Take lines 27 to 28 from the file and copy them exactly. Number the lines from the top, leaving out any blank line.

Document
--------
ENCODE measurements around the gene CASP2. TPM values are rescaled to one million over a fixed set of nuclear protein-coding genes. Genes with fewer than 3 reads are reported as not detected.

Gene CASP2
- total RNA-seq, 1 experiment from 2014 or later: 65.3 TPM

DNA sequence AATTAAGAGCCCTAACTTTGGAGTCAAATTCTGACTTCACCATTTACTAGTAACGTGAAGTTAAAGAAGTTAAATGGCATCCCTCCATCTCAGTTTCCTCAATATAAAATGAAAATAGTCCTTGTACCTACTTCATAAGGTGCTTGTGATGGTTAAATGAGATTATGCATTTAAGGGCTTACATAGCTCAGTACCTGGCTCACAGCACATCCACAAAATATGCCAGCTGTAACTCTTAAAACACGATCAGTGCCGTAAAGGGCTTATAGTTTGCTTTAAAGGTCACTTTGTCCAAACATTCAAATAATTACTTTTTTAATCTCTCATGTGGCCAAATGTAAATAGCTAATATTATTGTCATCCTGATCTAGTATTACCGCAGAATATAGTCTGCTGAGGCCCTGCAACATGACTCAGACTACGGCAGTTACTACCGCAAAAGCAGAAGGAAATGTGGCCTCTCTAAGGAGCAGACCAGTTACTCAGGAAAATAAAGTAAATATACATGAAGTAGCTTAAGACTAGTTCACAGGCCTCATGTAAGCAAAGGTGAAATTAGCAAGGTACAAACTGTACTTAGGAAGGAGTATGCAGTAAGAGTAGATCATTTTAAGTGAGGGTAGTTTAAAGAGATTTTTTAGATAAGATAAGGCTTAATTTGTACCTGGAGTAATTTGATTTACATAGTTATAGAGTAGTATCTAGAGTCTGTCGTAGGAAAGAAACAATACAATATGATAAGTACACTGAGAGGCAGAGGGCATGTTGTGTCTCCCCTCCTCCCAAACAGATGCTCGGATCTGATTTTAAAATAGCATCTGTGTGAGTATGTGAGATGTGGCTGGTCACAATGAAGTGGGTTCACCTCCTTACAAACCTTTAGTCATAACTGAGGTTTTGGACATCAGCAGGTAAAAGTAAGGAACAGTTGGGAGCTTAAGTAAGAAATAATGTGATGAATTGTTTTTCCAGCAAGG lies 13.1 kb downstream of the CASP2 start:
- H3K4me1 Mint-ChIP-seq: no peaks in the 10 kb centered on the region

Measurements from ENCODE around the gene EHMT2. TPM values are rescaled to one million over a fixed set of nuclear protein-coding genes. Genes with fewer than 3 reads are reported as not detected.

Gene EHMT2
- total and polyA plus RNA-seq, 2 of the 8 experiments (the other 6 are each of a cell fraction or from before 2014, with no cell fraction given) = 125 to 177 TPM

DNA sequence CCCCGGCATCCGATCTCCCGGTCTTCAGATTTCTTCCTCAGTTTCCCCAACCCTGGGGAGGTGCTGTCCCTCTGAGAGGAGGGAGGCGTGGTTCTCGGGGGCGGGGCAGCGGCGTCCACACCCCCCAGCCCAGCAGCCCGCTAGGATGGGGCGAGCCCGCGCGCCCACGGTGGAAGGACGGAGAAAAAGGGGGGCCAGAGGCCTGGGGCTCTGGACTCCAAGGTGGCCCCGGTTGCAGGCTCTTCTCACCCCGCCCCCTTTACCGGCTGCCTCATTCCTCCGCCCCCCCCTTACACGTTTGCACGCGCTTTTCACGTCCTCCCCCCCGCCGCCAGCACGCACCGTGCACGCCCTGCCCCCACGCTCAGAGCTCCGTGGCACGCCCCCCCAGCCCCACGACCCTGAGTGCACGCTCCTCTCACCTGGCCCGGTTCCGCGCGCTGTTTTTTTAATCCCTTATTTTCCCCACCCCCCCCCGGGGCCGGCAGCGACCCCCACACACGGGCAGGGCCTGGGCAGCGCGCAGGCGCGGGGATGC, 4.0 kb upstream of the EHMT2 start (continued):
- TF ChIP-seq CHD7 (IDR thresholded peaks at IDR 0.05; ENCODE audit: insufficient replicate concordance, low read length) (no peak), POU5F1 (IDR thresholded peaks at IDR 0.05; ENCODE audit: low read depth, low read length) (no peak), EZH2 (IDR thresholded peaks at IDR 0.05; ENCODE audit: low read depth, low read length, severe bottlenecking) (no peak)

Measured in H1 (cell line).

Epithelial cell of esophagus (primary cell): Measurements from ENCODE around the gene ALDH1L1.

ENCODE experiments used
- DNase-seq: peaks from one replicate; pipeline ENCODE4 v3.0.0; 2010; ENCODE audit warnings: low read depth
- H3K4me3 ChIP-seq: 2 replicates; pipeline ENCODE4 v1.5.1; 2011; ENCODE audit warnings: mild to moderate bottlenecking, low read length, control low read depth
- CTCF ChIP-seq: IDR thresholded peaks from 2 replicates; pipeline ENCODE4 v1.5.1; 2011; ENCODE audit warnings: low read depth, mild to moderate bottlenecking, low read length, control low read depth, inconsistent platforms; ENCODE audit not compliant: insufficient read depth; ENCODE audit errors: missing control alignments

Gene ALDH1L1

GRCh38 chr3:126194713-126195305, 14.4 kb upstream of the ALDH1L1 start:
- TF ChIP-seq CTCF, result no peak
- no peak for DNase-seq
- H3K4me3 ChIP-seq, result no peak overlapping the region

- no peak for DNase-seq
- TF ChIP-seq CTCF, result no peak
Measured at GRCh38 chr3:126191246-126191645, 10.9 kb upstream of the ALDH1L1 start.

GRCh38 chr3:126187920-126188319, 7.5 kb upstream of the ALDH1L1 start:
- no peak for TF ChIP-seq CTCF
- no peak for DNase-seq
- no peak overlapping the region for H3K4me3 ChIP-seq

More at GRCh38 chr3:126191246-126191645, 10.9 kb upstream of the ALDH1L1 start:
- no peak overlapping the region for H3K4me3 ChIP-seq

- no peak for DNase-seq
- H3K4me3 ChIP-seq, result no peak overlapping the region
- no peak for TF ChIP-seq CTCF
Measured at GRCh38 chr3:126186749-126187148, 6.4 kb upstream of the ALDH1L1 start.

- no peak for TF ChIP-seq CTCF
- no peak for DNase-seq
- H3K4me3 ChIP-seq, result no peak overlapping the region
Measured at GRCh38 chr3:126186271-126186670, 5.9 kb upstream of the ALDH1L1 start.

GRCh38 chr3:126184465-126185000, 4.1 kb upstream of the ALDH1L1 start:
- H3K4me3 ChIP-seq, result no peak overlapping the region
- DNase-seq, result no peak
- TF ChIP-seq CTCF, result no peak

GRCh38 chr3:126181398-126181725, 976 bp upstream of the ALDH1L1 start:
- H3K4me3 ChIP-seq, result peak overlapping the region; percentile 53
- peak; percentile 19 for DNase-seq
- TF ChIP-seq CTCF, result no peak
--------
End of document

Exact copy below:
- no peak for DNase-seq
- no peak overlapping the region for H3K4me3 ChIP-seq